2. Take all reasonable steps to maximize ability before determining that a patient lacks capacity.
  3. A person does not lack capacity merely because they make an unwise decision.
  4. Where a patient lacks capacity, any decisions taken on their behalf must be in their best interests.
  5. A best interest decision must be made in a way that is least restrictive on that individual.4

The presumption that all patients have decision-making capacity empowers decisions made by the patient and, in effect, protects persons at risk for stigmatization. Persons at risk often include the elderly, those who have a history of substance abuse, or those with mental health conditions. Healthcare team members may incorrectly assume that these patients are unable to make decisions for themselves. It may also be incorrectly assumed that these patients have a poor support system or have poor motivation to pursue care.

A more formal, structured, and routine evaluation should take place to prevent losing these patients to follow-up. Routine evaluations in both inpatient and outpatient settings are important to gather a sense of the patient’s baseline. The provider must assess capacity with a directed interview to determine the four elements of capacity:2

  1. Understanding: The ability to state the meaning of the relevant information
  2. Expressing a choice: The ability to state a decision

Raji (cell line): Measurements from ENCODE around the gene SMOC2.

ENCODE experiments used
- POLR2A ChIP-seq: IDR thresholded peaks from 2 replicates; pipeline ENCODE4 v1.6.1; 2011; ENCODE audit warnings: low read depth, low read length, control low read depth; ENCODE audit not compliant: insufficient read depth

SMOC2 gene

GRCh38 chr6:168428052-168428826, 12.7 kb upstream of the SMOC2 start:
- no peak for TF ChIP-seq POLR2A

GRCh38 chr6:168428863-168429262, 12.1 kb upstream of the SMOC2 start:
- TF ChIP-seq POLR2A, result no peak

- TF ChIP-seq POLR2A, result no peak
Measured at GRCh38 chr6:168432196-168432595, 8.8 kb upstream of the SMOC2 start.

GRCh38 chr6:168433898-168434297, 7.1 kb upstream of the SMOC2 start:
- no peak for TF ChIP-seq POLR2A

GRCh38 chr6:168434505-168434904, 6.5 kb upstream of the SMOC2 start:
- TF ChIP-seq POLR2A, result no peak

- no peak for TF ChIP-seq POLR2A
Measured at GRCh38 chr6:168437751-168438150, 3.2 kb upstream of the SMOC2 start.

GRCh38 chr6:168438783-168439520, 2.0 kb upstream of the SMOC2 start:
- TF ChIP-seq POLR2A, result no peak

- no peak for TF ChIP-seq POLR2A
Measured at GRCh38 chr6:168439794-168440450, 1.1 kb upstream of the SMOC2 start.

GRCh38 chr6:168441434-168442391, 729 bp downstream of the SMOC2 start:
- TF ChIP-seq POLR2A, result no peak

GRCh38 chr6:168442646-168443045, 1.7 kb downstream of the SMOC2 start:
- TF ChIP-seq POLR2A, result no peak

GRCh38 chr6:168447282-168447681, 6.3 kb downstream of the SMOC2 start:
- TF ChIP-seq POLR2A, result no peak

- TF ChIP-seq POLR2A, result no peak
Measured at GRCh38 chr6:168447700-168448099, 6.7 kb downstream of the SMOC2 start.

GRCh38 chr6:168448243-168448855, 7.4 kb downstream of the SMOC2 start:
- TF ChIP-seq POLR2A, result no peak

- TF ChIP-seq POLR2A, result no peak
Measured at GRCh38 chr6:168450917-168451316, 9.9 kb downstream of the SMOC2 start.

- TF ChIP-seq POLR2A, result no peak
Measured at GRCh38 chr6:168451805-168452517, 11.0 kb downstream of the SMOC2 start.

3. Appreciation: The ability to explain how the information applies to one’s situation
  4. Reasoning: The ability to compare and infer consequences of choices.5

The first course of action is to define the decision that the patient has to make and identify the consequences for each possible choice. The patient must be given all the information needed to make an informed decision, including alternatives to a proposed treatment. Interpreters should be used to prevent any language barrier. It is important to remember that patients do not need to make the “correct choice”; however, they do need to have adequate rationale behind their decision. If there is no clear determination of capacity, formal assessment tools may be used. Additional structured assessment tools that can be used include the Aid to Capacity Evaluation (ACE), the Hopkins Competency Assessment Test, Understanding Treatment Disclosure, and the MacArthur Competence Assessment Tool for Treatment.